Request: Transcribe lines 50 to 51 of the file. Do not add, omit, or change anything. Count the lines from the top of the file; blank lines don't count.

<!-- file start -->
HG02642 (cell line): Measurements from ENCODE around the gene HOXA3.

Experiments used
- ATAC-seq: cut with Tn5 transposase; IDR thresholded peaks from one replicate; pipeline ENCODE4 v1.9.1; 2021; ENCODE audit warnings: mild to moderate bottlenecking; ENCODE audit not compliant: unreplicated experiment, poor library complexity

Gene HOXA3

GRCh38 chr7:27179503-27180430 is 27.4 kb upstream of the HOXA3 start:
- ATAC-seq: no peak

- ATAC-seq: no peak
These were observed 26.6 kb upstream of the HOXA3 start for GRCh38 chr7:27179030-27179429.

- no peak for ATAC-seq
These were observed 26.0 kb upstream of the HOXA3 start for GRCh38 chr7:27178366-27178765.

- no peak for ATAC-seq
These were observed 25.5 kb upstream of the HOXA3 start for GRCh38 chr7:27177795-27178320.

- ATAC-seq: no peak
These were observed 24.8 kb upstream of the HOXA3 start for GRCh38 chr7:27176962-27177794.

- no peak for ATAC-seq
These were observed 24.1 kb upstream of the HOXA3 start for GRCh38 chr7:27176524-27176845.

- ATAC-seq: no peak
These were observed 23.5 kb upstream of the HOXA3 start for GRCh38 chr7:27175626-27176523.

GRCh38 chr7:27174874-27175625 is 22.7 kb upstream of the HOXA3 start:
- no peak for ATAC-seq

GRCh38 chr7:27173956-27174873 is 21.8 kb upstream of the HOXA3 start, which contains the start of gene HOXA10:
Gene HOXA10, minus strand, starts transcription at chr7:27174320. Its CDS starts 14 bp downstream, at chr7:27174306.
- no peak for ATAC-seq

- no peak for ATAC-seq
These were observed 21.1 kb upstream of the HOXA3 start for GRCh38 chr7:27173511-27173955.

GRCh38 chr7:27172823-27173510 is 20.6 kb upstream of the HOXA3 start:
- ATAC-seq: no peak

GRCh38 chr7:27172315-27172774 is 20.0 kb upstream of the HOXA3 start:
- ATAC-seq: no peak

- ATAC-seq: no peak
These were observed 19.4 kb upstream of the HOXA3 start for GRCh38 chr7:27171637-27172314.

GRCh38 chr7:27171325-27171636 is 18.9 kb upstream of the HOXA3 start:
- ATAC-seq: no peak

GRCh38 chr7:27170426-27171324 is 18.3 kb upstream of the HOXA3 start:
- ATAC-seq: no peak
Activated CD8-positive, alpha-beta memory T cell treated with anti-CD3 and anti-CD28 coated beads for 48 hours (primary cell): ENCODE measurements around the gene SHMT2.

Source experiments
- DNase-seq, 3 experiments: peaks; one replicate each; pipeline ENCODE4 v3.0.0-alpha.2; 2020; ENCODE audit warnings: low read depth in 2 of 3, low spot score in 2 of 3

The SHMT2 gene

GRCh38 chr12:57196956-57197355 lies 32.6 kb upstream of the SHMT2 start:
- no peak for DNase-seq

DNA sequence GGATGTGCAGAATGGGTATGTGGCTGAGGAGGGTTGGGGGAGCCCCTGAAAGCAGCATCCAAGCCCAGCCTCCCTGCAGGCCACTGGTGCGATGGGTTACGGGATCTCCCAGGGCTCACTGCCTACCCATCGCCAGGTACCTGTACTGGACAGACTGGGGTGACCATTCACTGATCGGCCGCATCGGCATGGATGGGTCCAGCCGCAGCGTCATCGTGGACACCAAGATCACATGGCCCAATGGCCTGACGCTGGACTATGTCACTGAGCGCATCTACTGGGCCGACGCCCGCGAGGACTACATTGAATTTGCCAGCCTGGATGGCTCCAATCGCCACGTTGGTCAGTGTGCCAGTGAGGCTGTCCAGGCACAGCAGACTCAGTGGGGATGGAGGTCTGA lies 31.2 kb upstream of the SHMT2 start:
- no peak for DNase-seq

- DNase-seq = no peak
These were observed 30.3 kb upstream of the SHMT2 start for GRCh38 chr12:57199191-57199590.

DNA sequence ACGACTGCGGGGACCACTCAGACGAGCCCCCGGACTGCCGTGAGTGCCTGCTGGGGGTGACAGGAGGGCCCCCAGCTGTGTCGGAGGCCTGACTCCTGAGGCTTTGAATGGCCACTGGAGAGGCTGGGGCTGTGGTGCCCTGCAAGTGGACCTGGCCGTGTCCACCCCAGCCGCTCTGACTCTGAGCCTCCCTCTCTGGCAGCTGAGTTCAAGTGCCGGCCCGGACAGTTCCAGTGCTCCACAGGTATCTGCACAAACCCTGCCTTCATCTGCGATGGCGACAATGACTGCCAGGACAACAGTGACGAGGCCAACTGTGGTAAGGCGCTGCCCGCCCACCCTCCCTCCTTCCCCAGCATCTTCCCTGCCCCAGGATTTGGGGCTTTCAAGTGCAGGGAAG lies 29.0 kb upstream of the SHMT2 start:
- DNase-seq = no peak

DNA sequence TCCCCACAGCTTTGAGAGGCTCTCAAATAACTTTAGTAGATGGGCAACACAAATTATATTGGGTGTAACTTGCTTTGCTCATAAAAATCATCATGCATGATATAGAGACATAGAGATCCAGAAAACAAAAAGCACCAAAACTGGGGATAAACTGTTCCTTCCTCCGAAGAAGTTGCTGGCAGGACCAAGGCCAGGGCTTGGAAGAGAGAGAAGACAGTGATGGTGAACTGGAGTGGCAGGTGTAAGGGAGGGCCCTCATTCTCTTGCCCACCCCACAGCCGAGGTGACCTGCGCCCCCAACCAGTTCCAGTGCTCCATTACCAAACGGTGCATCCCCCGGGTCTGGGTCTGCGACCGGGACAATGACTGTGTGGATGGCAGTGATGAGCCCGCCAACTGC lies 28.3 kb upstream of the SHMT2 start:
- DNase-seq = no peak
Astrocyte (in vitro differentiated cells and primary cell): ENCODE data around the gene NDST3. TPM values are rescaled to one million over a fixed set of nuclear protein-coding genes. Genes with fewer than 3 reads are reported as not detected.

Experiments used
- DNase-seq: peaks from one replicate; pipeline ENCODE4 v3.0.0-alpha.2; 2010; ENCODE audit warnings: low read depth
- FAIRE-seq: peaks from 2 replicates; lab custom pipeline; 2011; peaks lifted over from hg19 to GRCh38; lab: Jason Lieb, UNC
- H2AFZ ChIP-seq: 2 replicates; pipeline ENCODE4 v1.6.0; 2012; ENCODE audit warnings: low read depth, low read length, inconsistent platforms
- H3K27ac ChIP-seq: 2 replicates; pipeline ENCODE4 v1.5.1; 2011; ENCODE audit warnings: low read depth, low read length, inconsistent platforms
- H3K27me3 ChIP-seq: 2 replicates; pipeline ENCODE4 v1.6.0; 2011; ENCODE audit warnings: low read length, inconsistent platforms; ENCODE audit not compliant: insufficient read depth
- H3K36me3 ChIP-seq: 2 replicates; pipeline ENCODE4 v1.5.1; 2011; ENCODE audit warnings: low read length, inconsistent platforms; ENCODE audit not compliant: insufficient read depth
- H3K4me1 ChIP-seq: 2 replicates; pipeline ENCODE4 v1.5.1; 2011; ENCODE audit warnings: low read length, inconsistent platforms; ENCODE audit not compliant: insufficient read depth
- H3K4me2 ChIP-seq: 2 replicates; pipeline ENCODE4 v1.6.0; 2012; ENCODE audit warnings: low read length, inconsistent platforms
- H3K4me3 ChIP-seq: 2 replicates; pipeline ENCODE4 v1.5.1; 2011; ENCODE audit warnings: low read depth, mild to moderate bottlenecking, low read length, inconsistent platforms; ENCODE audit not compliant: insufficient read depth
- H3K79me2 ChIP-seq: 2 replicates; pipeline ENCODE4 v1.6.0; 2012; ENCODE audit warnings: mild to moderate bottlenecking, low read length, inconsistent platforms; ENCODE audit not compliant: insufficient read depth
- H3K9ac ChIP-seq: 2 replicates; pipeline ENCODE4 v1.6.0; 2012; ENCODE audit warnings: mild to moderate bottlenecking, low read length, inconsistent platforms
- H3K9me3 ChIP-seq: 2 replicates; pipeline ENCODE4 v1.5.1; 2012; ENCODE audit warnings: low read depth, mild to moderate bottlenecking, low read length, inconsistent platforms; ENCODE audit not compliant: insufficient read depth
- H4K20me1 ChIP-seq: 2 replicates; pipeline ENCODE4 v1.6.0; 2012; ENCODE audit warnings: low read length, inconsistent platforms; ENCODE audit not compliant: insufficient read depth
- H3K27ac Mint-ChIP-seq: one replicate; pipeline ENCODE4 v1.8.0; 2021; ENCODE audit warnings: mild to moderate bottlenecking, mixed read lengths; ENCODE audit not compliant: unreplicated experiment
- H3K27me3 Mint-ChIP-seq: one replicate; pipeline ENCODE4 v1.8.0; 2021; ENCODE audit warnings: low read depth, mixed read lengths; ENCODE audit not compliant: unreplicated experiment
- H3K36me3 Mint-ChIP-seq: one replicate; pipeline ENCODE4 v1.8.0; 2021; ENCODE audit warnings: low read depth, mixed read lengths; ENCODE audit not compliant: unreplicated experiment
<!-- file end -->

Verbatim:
Astrocyte (in vitro differentiated cells and primary cell): ENCODE data around the gene NDST3. TPM values are rescaled to one million over a fixed set of nuclear protein-coding genes. Genes with fewer than 3 reads are reported as not detected.

Experiments used